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June Converse

Thriving After Trauma - Author and Writing Coach

Dropping the Pain

“Memories begin to creep forward from hidden corners of your mind. Passing disappointments. Lost chances, and lost causes. Heartbreaks and pain and desolate, horrible loneliness. Sorrows you thought long forgotten mingle with still-fresh wounds. The stone [of memories] feels heavier in your hand. [But] When you drop it … you feel lighter. As though you have released something more than a smooth polished piece of rock.”

The Night Circus by Erin Morgenstern

Thank You

As we get closer to Christmas and 2019, I want to first thank all of you who read my blog. I’d like to send a special thank you to anyone who has reached out when something I’ve written resonates. These blogs are often hard to write because I try to be vulnerable – my appreciation for you is real and sincere.

Stones of Pain

Oftentimes, Christmas and the New Year bring painful memories, profound loneliness, deep despair, dramatic disappointments. Imagine each of these hurts as stones. Some of these stones are as small as grains of sand, others are pebbles or rocks or boulders or mountains. They are heavy and exhausting to carry. If you stuff your pockets with stones, you will drown.

What if you were to buy some smooth stones and write a hurt on each one? Be as vulnerable as you can (no one will see these but you). Spread the stones out on a table and look at all the weight you carry. Which stones can you eliminate?

You can’t eliminate them all. I wish you could, but you can’t. Some of the hurts are a necessary part of this season of life, some of the hurts you simply cannot control, some of the hurts you actually prefer to hold. That’s all okay. But, surely, you can find one or two or three or four to drop?

Look at your stones carefully. Separate into piles:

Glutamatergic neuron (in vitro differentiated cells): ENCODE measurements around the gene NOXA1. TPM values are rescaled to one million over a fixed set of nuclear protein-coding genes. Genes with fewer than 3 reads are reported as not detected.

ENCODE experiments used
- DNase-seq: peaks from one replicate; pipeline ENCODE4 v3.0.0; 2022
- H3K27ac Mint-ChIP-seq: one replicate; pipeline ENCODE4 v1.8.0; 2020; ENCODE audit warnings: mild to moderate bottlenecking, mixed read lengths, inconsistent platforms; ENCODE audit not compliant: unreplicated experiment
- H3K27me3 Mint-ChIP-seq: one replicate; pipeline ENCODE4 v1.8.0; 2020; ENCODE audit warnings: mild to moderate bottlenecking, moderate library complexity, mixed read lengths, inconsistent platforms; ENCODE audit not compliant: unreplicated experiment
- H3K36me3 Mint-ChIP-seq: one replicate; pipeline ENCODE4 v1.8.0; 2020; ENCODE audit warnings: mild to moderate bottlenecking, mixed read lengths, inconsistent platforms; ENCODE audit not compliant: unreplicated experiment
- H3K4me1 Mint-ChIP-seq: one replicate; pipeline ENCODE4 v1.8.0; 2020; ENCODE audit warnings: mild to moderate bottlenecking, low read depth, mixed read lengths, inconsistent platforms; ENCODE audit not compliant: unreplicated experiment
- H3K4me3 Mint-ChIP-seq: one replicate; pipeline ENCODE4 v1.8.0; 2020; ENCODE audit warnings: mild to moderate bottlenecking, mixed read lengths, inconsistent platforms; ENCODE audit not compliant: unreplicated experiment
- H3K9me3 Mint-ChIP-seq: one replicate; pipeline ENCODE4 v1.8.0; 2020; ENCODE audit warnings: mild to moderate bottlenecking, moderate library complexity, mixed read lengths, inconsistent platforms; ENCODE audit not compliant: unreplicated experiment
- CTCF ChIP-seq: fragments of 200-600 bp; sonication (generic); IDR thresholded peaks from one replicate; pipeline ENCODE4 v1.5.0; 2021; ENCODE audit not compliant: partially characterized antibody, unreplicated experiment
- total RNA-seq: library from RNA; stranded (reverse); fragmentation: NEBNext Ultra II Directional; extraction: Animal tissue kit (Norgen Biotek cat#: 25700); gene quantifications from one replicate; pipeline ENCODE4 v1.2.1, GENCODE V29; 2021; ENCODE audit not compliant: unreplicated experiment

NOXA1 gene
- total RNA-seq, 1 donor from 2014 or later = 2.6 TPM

• Ready to Drop
  • Want to Drop but Not Quite Ready
  • Don’t Want to Drop

Ripples: Ready to Drop

ripples from water drops

What if you could drop these stones into a lake? You will inevitably create ripples for yourself and others.

Some of these ripples will be tiny and barely noticeable. One of my stones is a sister-in-law that I discovered doesn’t like me. At first that seemed like a boulder. But, when I looked at it more closely – when I held that stone in my hand – I realized it was more of a pebble. My relationship (or lack of) will not impact my life at all. Plop – into the lake it goes.

I have a ‘friend’ who judges me whenever I order a healthy meal – she accuses me of not being true to my eating disordered self. She wants me to hold on to the eating disorder. You, too, will have people in your life that don’t want you to drop the stones. You may have to lose or change some relationships. Bigger ripples. Plop.

Which of your stones are because of your own choices? One of my stones is my ongoing battle with eating. It’s painful to know what I need to do and be unwilling to do it. Did you notice I said ‘unwilling’ not ‘unable’? I am ABLE to do anything I want. This painful stone may be because of past hurts, but I’m 53 and while I need to understand the source of my eating disorder, I do not need it to control me anymore. Plop. Plop.